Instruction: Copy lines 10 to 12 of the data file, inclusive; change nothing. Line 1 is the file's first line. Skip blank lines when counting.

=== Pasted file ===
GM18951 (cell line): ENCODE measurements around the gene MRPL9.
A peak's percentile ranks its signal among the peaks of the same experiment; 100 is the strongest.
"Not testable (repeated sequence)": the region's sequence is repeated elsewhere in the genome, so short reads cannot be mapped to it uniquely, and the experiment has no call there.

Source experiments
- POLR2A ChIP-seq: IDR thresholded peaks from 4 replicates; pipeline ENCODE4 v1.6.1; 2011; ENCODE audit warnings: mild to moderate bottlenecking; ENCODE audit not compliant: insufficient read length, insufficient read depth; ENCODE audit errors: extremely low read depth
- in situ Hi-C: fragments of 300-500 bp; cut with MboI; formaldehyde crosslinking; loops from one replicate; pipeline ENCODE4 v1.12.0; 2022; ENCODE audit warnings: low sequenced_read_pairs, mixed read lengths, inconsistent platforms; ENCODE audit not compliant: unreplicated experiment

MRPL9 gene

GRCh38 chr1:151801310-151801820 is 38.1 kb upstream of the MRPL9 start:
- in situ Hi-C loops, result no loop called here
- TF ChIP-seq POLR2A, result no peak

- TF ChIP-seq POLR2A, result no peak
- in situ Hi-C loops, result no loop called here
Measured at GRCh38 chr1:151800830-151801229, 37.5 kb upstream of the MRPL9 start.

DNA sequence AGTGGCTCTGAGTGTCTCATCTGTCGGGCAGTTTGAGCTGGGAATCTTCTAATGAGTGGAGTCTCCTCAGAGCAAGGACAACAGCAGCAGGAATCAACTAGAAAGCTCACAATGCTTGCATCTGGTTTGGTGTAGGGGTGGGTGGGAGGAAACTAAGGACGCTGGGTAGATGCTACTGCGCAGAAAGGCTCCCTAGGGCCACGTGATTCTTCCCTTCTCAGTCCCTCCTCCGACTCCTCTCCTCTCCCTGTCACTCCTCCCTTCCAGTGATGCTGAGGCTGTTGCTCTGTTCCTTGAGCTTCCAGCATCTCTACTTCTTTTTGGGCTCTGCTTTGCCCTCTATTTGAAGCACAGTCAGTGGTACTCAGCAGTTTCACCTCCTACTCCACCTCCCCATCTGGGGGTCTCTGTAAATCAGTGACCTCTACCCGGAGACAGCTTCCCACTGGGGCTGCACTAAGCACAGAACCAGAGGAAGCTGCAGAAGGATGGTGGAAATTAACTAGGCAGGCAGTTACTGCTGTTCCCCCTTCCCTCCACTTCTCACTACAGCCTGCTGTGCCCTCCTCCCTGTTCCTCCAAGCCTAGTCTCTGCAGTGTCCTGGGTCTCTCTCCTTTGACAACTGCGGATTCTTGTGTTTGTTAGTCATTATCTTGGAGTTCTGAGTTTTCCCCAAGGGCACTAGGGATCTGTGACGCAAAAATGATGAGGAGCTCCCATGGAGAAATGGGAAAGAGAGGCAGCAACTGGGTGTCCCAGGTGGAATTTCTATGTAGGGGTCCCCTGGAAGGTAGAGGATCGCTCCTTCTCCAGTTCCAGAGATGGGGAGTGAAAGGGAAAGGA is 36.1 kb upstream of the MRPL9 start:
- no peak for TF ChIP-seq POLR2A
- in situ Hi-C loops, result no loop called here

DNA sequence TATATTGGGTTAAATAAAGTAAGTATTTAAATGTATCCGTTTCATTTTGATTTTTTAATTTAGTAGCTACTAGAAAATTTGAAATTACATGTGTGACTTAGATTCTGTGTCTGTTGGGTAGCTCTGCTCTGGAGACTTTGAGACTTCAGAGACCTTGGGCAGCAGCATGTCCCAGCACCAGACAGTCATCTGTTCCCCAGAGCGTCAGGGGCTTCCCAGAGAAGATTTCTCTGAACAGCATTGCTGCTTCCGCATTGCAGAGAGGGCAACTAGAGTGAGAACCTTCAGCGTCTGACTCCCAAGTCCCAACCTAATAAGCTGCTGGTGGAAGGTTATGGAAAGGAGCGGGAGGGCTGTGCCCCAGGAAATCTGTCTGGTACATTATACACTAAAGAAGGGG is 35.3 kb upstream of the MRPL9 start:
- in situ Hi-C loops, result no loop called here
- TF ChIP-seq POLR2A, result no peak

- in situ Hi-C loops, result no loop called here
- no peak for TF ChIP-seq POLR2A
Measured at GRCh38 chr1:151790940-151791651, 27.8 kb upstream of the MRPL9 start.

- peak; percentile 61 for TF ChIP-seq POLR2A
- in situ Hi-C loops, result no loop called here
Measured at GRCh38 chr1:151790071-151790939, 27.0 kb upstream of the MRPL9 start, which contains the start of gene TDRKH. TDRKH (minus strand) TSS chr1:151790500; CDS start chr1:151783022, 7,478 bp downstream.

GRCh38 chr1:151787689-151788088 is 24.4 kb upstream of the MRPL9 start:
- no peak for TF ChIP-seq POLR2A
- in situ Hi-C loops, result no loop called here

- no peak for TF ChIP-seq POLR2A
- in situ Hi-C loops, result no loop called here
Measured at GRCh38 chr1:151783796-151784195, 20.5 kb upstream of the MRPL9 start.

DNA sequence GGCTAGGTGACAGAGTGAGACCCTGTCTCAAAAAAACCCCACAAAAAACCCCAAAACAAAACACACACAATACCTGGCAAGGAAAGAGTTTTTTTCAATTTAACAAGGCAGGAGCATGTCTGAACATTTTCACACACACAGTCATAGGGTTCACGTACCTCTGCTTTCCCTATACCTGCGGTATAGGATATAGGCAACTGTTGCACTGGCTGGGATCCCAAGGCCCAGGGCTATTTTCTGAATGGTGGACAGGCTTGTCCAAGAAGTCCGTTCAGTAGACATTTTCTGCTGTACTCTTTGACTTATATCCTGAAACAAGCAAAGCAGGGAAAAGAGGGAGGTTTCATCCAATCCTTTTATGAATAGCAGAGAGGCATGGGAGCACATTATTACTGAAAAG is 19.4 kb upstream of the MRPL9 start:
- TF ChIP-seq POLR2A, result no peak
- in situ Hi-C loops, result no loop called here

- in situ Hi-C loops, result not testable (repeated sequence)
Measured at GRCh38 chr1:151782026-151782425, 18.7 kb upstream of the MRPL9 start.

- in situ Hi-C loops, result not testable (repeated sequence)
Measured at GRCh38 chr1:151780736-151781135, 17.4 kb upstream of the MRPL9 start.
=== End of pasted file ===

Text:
- TF ChIP-seq POLR2A, result no peak

- TF ChIP-seq POLR2A, result no peak
- in situ Hi-C loops, result no loop called here